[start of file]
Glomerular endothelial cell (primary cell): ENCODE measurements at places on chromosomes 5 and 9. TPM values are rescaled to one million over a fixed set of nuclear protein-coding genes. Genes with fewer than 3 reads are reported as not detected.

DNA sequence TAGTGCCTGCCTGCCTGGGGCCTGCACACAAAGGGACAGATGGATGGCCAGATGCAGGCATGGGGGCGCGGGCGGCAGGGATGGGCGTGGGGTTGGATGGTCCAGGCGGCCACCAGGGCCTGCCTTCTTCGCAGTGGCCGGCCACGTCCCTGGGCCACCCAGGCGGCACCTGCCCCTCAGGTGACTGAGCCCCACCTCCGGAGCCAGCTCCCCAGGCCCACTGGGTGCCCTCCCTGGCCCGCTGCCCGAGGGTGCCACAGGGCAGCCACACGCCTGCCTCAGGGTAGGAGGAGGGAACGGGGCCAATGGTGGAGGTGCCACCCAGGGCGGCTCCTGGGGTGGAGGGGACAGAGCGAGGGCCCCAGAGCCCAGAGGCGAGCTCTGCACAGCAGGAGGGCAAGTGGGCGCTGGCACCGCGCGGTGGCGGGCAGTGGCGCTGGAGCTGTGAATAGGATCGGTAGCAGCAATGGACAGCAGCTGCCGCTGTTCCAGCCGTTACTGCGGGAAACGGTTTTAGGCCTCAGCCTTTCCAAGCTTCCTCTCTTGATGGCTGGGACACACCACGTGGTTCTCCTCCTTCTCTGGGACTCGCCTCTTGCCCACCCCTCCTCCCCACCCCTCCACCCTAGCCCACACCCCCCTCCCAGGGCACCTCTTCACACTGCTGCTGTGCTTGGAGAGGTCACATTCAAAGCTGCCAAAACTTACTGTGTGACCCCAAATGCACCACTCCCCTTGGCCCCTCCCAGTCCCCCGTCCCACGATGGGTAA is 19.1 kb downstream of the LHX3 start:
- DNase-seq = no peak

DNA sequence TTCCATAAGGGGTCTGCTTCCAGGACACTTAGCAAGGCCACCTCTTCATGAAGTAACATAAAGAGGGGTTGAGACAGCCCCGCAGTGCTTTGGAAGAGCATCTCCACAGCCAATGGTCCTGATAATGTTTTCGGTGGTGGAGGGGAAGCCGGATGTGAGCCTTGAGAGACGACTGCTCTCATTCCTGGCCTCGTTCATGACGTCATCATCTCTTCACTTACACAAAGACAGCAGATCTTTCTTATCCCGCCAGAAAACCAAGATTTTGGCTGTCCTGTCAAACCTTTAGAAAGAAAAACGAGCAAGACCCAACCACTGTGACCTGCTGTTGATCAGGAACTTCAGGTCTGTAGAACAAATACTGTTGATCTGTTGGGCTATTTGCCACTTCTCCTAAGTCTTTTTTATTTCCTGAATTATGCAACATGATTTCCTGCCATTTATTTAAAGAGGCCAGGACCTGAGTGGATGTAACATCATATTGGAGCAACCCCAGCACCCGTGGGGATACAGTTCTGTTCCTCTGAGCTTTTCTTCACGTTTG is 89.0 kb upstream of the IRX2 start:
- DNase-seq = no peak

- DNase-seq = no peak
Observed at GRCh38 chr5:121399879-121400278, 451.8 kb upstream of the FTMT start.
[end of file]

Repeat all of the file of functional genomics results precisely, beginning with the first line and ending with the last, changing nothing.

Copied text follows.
Glomerular endothelial cell (primary cell): ENCODE measurements at places on chromosomes 5 and 9. TPM values are rescaled to one million over a fixed set of nuclear protein-coding genes. Genes with fewer than 3 reads are reported as not detected.

DNA sequence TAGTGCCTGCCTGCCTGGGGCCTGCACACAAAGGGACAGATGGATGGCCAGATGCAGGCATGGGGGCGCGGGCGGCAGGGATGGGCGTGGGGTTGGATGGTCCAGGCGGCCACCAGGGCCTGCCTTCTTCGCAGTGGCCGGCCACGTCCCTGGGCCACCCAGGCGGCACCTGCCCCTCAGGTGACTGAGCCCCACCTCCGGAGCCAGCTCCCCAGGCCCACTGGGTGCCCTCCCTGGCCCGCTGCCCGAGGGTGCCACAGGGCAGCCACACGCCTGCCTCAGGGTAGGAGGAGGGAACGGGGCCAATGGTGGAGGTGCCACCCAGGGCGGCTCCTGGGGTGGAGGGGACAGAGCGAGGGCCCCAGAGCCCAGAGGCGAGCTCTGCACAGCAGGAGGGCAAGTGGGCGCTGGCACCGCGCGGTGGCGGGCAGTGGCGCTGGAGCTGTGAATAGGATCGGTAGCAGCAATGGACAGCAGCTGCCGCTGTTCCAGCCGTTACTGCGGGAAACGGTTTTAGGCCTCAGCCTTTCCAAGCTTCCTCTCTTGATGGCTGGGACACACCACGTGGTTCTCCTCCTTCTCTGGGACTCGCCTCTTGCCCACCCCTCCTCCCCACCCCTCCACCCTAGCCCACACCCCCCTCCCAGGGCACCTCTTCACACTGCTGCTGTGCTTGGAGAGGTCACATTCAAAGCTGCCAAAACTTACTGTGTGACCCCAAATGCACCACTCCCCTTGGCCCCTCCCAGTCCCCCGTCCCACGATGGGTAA is 19.1 kb downstream of the LHX3 start:
- DNase-seq = no peak

DNA sequence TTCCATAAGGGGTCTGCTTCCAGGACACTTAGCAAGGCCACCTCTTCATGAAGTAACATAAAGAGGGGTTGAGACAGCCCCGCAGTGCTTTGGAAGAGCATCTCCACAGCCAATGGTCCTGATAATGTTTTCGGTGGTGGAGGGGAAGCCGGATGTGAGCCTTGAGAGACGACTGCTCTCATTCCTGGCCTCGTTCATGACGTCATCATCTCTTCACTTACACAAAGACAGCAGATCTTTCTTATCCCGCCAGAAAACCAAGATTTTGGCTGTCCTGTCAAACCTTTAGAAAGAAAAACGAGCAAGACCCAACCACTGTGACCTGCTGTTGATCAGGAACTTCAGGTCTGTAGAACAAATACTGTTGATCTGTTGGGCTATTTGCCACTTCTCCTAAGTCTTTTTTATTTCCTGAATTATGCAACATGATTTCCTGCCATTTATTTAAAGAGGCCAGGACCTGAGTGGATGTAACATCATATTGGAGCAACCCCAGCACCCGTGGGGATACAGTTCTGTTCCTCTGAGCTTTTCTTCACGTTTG is 89.0 kb upstream of the IRX2 start:
- DNase-seq = no peak

- DNase-seq = no peak
Observed at GRCh38 chr5:121399879-121400278, 451.8 kb upstream of the FTMT start.